I love the way this poem appeals to all the senses. There is a great opening image here of being ‘caught out’ for something ‘like the soft middle of a meringue.’ A perfectly crafted poem with the enticing hint of a there being more to tell.
Special Mention: Goreme
Two aspects of this poem especially attracted me. Firstly, the contrast in weather between the warm daytime and the November night and secondly the power and poignancy of the final stanza with its haunting phrase ‘not quite kissing me goodbye.’ A beautiful poem.
Special Mention: Period Charm
There is an intriguing back story here and a contrast between the interior of the elegant house and the chill silence of the mysterious Fens outside. A fine atmospheric poem which perfectly evokes a sense of unease, of ‘waiting for something’ on a cold, foggy-grey evening.
Many thanks, Mandy for a good job.
As I matched the poems with their authors, I was pleased to see some familiar names;
Jocelyn Simms and Mark Totterdell, winners of the SLQ poetry competition (May 2016 and May 2014 respectively).
Gabriel Griffin (Second Prize winner) and Wendy Klein (Commended) in our February 2019 competition.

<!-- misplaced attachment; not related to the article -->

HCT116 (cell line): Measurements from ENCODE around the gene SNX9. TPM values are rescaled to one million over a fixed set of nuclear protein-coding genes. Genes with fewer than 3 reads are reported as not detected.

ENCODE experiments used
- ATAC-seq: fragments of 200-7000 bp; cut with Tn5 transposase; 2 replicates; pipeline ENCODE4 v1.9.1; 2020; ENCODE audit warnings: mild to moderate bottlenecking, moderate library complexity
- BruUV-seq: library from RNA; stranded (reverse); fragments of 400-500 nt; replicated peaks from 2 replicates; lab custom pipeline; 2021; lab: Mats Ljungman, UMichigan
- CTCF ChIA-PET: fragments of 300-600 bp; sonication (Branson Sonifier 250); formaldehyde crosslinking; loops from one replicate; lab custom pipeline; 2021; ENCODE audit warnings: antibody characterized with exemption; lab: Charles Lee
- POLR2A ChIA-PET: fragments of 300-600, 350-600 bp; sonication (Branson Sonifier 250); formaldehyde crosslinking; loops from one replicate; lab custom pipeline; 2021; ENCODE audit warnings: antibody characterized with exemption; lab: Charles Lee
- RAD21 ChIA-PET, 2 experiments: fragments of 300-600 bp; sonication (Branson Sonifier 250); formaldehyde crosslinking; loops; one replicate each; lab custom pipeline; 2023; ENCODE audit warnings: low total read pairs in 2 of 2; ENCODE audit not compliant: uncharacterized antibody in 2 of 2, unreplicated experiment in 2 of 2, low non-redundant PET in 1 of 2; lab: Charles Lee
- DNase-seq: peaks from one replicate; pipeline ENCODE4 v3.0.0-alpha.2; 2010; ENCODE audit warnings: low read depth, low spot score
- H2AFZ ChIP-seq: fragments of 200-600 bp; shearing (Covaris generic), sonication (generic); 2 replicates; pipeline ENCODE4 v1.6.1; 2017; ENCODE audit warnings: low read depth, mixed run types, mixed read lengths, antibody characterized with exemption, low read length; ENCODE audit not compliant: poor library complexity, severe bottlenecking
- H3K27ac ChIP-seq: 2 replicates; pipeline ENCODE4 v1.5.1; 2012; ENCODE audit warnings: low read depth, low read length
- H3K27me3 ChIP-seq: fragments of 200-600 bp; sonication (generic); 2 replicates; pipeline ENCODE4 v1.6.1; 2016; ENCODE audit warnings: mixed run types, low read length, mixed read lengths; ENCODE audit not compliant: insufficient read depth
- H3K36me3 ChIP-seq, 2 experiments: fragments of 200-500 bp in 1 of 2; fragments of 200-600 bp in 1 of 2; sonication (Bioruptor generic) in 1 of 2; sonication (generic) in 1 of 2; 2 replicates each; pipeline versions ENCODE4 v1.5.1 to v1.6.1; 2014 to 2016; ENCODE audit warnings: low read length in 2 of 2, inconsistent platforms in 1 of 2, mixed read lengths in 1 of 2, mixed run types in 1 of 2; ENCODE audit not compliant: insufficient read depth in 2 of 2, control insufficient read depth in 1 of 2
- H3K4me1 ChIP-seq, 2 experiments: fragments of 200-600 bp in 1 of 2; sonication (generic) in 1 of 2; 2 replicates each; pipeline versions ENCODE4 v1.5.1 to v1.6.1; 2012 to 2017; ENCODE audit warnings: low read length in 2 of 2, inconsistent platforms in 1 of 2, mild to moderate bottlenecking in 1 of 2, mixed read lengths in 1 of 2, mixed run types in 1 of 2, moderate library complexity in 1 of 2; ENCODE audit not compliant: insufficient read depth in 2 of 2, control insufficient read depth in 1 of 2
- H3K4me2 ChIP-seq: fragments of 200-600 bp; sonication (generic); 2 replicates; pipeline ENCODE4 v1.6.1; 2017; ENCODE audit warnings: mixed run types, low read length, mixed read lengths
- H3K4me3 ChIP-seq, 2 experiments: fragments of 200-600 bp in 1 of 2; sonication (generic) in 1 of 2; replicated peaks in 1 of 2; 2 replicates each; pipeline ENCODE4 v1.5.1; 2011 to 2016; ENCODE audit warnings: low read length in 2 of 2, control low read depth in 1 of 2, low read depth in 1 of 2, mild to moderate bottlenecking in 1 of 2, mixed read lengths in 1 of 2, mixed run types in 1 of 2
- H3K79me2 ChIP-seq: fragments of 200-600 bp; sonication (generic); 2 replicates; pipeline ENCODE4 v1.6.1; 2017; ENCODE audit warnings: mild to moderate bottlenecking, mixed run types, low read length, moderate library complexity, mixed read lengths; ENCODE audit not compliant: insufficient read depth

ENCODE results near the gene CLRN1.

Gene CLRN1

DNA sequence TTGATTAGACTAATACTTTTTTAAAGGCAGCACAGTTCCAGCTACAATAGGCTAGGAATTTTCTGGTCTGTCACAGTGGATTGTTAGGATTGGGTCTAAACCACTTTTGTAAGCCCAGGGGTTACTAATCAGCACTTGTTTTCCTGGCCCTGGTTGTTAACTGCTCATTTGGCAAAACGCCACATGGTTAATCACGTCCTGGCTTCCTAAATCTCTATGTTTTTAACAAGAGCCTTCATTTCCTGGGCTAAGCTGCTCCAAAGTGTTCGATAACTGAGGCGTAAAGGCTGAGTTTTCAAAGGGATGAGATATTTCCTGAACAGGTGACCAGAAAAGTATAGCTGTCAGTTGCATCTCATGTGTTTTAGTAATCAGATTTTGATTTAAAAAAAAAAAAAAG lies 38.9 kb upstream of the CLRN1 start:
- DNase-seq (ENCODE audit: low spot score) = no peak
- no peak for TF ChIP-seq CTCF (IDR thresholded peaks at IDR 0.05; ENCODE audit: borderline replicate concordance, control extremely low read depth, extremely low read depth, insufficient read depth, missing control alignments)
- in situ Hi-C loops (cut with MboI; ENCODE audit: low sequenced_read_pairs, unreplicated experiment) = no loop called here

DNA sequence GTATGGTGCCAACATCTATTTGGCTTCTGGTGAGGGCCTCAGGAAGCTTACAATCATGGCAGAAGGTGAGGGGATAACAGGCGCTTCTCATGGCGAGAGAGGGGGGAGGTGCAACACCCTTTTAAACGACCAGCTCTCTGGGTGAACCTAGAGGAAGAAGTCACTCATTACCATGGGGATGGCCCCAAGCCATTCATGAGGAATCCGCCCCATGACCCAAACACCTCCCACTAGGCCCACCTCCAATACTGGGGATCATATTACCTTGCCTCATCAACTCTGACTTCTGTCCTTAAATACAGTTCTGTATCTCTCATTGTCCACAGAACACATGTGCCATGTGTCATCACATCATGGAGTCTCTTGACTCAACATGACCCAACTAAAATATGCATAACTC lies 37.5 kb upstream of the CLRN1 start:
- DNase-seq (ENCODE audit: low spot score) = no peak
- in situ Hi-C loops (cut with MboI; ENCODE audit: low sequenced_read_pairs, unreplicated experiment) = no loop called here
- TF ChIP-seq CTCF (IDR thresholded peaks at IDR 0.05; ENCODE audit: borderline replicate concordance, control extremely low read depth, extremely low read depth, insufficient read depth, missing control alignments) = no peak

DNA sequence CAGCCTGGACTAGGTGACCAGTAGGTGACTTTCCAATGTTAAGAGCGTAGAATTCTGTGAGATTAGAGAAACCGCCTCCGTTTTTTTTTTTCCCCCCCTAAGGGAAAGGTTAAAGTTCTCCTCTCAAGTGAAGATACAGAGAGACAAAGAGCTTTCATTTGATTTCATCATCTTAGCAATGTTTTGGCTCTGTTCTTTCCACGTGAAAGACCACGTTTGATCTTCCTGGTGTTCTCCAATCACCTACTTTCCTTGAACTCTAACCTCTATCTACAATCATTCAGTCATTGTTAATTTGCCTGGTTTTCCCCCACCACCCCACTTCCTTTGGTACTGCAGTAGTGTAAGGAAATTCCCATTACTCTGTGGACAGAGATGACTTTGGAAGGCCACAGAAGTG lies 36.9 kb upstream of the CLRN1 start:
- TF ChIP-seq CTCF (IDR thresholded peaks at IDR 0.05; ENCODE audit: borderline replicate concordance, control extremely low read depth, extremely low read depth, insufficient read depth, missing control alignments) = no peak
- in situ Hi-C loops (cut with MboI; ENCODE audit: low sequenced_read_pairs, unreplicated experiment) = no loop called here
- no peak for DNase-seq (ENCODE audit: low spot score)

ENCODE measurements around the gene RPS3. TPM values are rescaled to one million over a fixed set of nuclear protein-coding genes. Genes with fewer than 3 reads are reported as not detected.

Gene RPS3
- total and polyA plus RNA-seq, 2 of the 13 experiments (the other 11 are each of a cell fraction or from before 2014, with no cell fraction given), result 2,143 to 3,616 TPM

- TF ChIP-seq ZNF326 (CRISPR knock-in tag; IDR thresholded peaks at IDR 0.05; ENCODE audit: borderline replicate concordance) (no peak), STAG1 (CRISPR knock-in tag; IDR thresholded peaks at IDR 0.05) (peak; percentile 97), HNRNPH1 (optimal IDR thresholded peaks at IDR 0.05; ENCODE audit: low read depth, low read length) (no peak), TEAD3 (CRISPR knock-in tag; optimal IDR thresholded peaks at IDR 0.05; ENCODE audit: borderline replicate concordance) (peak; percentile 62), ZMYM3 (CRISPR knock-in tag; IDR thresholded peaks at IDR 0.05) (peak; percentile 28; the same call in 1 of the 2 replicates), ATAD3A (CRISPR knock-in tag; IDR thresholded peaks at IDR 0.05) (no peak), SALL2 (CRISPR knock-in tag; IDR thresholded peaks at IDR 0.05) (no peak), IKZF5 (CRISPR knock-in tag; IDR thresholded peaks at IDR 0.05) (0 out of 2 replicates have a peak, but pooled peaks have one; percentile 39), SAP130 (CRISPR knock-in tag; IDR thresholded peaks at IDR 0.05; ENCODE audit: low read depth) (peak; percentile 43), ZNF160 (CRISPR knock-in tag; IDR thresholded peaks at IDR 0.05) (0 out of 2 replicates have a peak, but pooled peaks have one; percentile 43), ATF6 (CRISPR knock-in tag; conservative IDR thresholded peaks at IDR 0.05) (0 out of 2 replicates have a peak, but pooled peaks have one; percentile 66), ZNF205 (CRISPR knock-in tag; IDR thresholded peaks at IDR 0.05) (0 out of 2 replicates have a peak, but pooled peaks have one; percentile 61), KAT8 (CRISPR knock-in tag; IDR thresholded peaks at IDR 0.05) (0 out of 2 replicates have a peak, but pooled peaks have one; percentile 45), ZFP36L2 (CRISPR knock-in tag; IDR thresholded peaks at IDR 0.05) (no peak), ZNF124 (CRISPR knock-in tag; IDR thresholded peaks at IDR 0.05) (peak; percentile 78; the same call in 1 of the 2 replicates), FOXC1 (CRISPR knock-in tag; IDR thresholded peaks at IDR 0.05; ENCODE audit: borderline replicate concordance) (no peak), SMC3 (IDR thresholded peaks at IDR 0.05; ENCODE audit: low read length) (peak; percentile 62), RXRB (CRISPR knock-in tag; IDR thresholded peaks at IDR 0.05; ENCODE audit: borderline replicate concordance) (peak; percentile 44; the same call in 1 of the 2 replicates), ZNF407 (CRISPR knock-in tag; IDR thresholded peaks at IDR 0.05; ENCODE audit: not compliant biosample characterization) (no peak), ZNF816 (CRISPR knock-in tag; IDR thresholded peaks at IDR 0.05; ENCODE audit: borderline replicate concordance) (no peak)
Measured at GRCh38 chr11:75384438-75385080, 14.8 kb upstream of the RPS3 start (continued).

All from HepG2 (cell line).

Al McClimens was highly commended in October 2011 and was commended in one of our fiercest competitions (September 2013) judged by Todd Swift. That competition was won by Jason Lytollis.
I love this history walk because it is a testament of the support the Sentinel Literary Quarterly competition enjoys. We will continue to treat the work of our entrants with care and respect.
I am pleased to introduce the winning entries for March/April 2020
Jocelyn Simms – It was the Silence
Mike Farren – Goreme –
Mary Williams – Period Charm (from The Viewing)
Nathaniel Frankland – Instagramophobe
Wendy Klein – Hooked by Otters
Mark Totterdell – Peregrine
Gabriel Griffin – Flying Ointment
Angelena Demaria – Infested Waters
Jeanine Stevens – Wintering in Bloomsbury: 1981
Al Mcclimens – Nietzsche in Torino
Jane Burn – How ASC Made Her Worth Her Weight in Birds
Cheryl Pearson – My Mother’s Hands